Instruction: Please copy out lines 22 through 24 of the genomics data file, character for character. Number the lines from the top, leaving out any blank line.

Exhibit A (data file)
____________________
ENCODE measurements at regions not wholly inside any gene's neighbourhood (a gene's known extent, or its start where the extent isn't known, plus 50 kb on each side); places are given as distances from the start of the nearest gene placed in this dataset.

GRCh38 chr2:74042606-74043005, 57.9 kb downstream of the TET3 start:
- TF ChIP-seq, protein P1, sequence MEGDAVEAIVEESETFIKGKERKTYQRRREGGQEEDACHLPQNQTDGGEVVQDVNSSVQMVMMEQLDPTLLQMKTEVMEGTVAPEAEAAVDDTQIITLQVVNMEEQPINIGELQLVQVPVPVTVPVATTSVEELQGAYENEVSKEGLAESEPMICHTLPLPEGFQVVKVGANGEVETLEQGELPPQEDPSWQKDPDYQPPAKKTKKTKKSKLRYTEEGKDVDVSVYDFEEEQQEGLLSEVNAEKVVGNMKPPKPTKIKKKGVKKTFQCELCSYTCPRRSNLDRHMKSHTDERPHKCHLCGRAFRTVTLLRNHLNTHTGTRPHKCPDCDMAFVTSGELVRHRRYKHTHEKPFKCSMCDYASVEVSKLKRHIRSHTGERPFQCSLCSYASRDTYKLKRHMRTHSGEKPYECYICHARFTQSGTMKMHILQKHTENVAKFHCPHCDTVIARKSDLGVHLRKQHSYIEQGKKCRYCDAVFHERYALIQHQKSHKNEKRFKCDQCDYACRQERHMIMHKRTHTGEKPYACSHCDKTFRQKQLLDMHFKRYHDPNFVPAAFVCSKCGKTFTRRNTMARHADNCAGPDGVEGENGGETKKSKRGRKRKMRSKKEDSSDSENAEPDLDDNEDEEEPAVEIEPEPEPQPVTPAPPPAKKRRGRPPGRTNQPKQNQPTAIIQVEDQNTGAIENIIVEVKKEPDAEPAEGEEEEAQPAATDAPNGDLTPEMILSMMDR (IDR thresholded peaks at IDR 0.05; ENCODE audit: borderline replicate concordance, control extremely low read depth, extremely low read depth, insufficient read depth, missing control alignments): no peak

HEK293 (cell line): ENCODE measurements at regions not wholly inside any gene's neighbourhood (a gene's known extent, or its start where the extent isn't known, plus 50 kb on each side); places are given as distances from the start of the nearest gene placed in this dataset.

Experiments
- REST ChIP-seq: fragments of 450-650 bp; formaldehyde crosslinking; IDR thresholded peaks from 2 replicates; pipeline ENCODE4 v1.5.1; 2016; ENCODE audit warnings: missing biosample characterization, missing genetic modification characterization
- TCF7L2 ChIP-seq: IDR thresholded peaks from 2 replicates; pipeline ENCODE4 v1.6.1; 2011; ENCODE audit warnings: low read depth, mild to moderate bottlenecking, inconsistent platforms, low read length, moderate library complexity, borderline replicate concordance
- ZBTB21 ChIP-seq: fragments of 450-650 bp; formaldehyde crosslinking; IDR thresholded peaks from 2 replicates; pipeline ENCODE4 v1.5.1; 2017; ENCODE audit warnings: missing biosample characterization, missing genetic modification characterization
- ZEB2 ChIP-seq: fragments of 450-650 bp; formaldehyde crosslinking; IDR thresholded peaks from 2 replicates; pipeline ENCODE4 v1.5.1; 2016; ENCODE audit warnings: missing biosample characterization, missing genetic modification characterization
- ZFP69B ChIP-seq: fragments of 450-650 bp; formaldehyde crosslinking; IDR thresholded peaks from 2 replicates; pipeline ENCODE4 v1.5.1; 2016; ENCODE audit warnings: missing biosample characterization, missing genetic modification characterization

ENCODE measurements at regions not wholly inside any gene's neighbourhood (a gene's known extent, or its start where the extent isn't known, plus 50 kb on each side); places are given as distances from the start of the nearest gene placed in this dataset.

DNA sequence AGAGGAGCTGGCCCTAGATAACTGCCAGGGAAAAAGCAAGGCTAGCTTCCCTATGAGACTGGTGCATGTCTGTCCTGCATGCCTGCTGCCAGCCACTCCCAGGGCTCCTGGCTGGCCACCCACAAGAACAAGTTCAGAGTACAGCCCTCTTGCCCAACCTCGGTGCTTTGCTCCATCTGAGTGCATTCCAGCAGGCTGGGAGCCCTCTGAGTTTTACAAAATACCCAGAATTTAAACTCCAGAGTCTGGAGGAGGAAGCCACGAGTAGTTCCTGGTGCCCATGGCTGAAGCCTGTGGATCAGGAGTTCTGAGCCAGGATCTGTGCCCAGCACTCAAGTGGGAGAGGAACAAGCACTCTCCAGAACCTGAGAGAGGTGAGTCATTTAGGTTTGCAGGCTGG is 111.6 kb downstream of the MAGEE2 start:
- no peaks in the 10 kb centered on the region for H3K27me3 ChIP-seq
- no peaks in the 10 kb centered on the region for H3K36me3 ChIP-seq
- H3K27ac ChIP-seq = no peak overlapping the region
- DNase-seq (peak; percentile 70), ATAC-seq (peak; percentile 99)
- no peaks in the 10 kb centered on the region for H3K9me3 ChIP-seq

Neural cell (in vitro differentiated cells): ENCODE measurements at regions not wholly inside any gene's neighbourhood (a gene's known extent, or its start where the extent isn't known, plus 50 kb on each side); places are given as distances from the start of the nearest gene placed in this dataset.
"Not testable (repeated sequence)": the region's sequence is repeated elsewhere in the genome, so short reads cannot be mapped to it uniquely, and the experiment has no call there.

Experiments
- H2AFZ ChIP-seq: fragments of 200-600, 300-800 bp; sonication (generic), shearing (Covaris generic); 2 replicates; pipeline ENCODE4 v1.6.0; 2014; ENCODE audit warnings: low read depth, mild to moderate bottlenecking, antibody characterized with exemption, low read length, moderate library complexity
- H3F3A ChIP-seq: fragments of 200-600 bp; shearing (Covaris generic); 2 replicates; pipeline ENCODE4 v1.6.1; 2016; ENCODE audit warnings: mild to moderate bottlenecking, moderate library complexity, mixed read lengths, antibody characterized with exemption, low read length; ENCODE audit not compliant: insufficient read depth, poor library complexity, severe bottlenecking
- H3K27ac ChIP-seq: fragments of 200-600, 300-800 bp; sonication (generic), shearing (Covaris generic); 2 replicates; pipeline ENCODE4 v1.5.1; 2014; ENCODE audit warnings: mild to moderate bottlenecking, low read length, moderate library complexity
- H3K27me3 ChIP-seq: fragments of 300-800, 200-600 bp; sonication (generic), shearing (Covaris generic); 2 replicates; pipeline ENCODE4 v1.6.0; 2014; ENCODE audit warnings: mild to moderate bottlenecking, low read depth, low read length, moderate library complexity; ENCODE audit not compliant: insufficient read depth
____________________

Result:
- H3F3A ChIP-seq: fragments of 200-600 bp; shearing (Covaris generic); 2 replicates; pipeline ENCODE4 v1.6.1; 2016; ENCODE audit warnings: mild to moderate bottlenecking, moderate library complexity, mixed read lengths, antibody characterized with exemption, low read length; ENCODE audit not compliant: insufficient read depth, poor library complexity, severe bottlenecking
- H3K27ac ChIP-seq: fragments of 200-600, 300-800 bp; sonication (generic), shearing (Covaris generic); 2 replicates; pipeline ENCODE4 v1.5.1; 2014; ENCODE audit warnings: mild to moderate bottlenecking, low read length, moderate library complexity
- H3K27me3 ChIP-seq: fragments of 300-800, 200-600 bp; sonication (generic), shearing (Covaris generic); 2 replicates; pipeline ENCODE4 v1.6.0; 2014; ENCODE audit warnings: mild to moderate bottlenecking, low read depth, low read length, moderate library complexity; ENCODE audit not compliant: insufficient read depth